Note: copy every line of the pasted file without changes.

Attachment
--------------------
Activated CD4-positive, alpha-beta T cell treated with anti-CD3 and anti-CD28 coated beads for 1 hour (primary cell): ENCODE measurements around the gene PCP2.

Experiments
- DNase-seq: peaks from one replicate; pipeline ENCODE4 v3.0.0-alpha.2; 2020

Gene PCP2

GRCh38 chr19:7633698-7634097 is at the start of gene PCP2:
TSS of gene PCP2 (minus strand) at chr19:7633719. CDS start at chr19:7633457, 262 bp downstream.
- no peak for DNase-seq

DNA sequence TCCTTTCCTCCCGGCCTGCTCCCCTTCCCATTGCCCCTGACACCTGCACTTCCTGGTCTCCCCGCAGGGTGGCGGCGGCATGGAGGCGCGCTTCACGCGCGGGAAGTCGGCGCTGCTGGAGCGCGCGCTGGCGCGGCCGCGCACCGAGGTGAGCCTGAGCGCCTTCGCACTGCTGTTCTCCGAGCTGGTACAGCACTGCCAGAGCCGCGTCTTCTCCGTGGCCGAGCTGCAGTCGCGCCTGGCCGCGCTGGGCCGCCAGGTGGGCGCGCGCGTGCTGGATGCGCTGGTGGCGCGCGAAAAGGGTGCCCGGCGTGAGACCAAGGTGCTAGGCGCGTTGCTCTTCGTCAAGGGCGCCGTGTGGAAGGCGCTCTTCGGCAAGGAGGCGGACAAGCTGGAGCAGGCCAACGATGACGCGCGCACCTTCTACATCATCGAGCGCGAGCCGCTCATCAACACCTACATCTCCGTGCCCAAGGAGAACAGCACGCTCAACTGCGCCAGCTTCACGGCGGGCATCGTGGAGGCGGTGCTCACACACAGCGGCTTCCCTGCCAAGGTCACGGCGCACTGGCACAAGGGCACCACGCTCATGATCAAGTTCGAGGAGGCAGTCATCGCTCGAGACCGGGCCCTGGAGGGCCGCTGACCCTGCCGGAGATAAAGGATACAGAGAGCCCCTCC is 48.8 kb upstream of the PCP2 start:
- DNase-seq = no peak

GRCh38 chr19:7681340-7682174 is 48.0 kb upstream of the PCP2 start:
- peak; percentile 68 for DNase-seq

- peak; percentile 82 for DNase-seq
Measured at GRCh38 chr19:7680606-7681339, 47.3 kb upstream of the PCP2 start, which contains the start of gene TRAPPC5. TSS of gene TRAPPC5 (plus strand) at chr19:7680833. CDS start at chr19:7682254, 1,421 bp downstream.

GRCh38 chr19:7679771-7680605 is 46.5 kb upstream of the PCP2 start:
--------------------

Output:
Activated CD4-positive, alpha-beta T cell treated with anti-CD3 and anti-CD28 coated beads for 1 hour (primary cell): ENCODE measurements around the gene PCP2.

Experiments
- DNase-seq: peaks from one replicate; pipeline ENCODE4 v3.0.0-alpha.2; 2020

Gene PCP2

GRCh38 chr19:7633698-7634097 is at the start of gene PCP2:
TSS of gene PCP2 (minus strand) at chr19:7633719. CDS start at chr19:7633457, 262 bp downstream.
- no peak for DNase-seq

DNA sequence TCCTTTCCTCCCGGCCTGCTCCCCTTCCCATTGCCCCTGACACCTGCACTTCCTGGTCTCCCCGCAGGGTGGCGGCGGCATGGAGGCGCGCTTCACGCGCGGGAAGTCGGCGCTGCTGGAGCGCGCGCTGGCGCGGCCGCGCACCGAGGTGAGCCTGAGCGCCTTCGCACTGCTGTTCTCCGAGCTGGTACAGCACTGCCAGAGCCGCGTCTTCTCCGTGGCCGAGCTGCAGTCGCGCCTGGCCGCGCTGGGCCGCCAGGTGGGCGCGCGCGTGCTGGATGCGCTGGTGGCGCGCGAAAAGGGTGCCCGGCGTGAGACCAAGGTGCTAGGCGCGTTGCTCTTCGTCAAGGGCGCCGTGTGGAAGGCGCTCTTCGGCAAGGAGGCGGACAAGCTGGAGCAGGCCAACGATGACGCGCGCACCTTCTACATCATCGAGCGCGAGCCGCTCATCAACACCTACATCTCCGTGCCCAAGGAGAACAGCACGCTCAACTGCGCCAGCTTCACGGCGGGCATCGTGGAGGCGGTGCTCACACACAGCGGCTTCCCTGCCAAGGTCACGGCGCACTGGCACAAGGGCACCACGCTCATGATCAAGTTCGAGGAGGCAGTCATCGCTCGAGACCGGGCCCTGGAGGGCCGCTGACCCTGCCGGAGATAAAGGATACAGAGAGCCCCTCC is 48.8 kb upstream of the PCP2 start:
- DNase-seq = no peak

GRCh38 chr19:7681340-7682174 is 48.0 kb upstream of the PCP2 start:
- peak; percentile 68 for DNase-seq

- peak; percentile 82 for DNase-seq
Measured at GRCh38 chr19:7680606-7681339, 47.3 kb upstream of the PCP2 start, which contains the start of gene TRAPPC5. TSS of gene TRAPPC5 (plus strand) at chr19:7680833. CDS start at chr19:7682254, 1,421 bp downstream.

GRCh38 chr19:7679771-7680605 is 46.5 kb upstream of the PCP2 start: